1. I don't use domes, but I tend to have a heavy hand watering. I also plant in peat pellets, which are a compressed pellet of peat that expands when they are watered. But I use cellpacks when I run out of those. Peat is probably what the soilless mix you have is made up. When I used to use loose peat, I did like trc65 and wet the soil first. Otherwise, it goes all over. Hot water seems to wet it faster than cold. I also always use a bit of liquid kelp in my seed starting water. Seems to help germination. Keep the seedlings right under the light. I keep mine an inch of less away.
2. I water and then any water left standing after one half hour, I empty out. 24 hours would be risking making the seeds rot.
3. Once you have watered them good, heft the end of the tray. Feel how much it weighs wet. You can look at them for whether they need to be watered, but I lift the end. If it's light, time to water. Don't let it get too light. Once peat dries out, it's hard to wet again.
5. If you already have the styrofoam cups, okay. If not, get yourself a box of 3" or 4" plastic pots, preferably square. You can get cheap ones from greenhouse megastore or harris growers. I have used the same ones over and over for years. The problem with the styrofoam cups is they tip over easily IME. So do plastic cups.
6. An unheated greenhouse is great for hardening off seedlings. I don't have one myself, so I use my covered patio or carport. They can be put outside in a protected area and indirect sun. Work up to as much sun they need, increasing direct sun each day starting with 1/2 hr. But sometimes I get lazy and if they seem strong, just stick them out there. It's a risk. Depends on your temps and stuff.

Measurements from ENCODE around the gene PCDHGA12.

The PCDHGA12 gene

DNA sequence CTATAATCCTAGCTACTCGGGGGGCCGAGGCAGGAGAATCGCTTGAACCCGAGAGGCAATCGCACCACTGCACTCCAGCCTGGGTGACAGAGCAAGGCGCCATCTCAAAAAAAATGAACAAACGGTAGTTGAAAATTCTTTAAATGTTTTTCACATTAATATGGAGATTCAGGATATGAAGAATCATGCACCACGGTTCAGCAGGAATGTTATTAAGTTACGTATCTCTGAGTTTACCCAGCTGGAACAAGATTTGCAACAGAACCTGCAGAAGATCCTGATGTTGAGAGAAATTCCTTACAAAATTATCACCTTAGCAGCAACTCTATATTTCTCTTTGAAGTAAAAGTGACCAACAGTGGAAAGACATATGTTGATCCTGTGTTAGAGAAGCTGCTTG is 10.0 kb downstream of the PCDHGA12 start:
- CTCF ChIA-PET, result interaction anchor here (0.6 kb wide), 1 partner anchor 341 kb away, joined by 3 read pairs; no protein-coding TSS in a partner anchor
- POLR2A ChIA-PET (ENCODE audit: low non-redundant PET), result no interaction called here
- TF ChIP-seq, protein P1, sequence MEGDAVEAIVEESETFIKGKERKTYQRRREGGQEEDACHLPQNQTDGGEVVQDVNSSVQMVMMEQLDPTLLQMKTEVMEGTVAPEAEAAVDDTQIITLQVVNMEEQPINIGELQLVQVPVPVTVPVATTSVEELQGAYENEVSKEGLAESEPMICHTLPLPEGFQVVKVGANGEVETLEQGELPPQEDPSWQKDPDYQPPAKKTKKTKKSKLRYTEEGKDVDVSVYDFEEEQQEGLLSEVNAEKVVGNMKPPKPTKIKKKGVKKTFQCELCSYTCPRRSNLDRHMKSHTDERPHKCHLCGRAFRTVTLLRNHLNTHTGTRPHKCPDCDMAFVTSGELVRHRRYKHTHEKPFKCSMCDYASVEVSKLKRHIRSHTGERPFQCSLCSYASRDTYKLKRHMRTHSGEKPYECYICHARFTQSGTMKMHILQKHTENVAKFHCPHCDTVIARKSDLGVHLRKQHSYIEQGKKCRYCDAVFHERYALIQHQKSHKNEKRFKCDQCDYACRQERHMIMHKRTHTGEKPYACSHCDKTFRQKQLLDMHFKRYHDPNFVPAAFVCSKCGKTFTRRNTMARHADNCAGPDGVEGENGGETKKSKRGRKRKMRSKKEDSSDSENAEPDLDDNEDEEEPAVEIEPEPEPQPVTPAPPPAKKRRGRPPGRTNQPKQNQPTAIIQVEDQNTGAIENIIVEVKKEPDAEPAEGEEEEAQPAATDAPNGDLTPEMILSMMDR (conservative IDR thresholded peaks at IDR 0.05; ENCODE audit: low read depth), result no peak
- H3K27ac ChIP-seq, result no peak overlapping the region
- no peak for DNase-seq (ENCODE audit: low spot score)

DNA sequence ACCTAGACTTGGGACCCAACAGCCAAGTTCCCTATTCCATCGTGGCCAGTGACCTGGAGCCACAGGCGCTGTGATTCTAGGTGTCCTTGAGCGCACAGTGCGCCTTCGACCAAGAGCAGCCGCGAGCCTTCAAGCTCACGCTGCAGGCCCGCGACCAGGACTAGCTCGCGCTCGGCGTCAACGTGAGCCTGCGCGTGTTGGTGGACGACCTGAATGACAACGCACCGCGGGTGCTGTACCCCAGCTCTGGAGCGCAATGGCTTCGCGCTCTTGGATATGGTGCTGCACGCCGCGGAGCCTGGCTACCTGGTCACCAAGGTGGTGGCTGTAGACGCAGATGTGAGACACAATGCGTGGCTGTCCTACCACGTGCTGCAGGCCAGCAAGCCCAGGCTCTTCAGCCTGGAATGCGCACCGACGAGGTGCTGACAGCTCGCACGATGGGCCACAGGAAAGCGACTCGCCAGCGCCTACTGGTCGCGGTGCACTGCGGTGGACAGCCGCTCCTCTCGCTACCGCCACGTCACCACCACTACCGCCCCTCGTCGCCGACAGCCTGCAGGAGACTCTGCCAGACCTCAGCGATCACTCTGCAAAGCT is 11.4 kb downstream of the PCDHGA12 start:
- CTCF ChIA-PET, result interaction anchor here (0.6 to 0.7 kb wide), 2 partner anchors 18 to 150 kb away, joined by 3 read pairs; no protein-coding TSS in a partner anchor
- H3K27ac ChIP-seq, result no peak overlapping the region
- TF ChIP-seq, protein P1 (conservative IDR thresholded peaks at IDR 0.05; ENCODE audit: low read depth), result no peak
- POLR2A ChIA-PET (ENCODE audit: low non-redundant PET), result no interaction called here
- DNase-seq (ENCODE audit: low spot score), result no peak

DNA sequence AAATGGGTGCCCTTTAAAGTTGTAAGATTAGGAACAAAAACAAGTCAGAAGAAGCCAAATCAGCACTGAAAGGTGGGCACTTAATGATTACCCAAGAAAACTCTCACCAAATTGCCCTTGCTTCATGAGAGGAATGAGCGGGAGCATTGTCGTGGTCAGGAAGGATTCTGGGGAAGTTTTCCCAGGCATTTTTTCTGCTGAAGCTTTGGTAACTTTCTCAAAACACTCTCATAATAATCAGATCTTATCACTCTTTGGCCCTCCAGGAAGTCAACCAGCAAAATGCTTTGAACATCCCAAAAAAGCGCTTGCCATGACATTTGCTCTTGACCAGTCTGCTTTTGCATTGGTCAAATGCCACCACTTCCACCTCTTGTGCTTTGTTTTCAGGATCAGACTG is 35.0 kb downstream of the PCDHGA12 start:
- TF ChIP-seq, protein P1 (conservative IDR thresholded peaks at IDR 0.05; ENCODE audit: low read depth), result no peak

7. I use only diluted liquid kelp added to watering water as a fert for seedlings. They get a lot of energy from their seed innards. When I put them in the ground, I water them in heavily and then once they are set in good, then I might fertilize if they need it.
Sounds like you've got a WONDERFUL retirement plan! Have fun!
My local nursery throws away pots after one use. I clean them and use them forever.
3", 4", 6", quart, half gallon, gallon and BIG!
I can never seem to break my habit of over-watering, so I'm going to try to make a faster-draining seedling mix. Jiffy Mix (and other brands) seem to hold too much water forever.
This year I'll add some orchid bark (chunky shredded pine bark) and sand. Last year I just added sand, and killed fewer plants than the year before!
I don't know for sure that it really helps, but I took a tip from "Square Yard Gardening" and use a top-layer of vermiculite if I think the seeds will be slow, weak or fussy.
- First I push in a hole twioce as deep as I plan to plant the seed.
- fill that hole with vermiculite (medium or coarse), using a teaspoon.
- Overflowing the hole is fine.
- then push a SECOND hole down into the vermiculite, to the dpeth I wnat the seed(s) to sit.
- add the seed
- brush vermiculite back over the hole to re-fill it, or sprinkle more v. to get the right depth
Vermiculite won't "crust" or dry out easily, and is easy for seeds to push through.
Therefore it would be OK to put the seed a little deeper than you would otherwise, unless they need light to germinate.
Since top-watering would blow the vermiculite around, it reminds me NOT to top-water.
Misting is still an option, but I wish my sprayer had a motion sensor that triggered a recording like "those seeds do NOT need any more water, you dummy!"